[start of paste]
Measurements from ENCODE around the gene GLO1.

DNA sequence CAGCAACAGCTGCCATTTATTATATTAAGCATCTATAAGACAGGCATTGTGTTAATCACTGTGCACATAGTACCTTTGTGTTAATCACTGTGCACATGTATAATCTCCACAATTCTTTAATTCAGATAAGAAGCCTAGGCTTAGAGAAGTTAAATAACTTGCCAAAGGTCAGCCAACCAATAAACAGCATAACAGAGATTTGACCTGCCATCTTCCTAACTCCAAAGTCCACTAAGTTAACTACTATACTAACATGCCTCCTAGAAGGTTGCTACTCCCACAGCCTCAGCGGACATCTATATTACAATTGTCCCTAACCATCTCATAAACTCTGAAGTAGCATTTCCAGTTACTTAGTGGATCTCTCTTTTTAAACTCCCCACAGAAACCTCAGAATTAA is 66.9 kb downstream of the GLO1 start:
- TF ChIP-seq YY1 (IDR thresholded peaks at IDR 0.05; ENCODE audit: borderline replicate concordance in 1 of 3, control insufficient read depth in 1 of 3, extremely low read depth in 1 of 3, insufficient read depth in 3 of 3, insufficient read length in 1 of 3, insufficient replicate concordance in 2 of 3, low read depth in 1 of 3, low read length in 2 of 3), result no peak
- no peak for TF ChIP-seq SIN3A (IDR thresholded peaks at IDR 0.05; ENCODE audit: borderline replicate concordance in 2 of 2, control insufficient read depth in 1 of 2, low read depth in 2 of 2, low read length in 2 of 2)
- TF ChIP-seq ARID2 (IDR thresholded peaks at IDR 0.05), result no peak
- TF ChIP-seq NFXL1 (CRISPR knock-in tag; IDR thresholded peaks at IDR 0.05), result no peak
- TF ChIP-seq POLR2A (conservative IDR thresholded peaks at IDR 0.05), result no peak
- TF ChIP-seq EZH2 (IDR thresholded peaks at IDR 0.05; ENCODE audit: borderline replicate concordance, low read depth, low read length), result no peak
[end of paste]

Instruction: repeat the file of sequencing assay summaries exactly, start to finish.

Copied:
Measurements from ENCODE around the gene GLO1.

DNA sequence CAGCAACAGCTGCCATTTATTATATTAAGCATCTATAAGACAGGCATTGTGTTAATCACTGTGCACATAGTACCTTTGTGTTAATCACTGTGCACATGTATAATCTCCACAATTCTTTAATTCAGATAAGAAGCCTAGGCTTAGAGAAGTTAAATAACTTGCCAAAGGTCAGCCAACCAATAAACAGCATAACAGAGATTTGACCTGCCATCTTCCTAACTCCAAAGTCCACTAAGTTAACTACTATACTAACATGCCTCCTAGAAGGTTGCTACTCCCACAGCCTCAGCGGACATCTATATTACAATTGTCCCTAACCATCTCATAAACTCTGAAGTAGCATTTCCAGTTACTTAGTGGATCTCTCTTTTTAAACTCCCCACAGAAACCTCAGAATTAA is 66.9 kb downstream of the GLO1 start:
- TF ChIP-seq YY1 (IDR thresholded peaks at IDR 0.05; ENCODE audit: borderline replicate concordance in 1 of 3, control insufficient read depth in 1 of 3, extremely low read depth in 1 of 3, insufficient read depth in 3 of 3, insufficient read length in 1 of 3, insufficient replicate concordance in 2 of 3, low read depth in 1 of 3, low read length in 2 of 3), result no peak
- no peak for TF ChIP-seq SIN3A (IDR thresholded peaks at IDR 0.05; ENCODE audit: borderline replicate concordance in 2 of 2, control insufficient read depth in 1 of 2, low read depth in 2 of 2, low read length in 2 of 2)
- TF ChIP-seq ARID2 (IDR thresholded peaks at IDR 0.05), result no peak
- TF ChIP-seq NFXL1 (CRISPR knock-in tag; IDR thresholded peaks at IDR 0.05), result no peak
- TF ChIP-seq POLR2A (conservative IDR thresholded peaks at IDR 0.05), result no peak
- TF ChIP-seq EZH2 (IDR thresholded peaks at IDR 0.05; ENCODE audit: borderline replicate concordance, low read depth, low read length), result no peak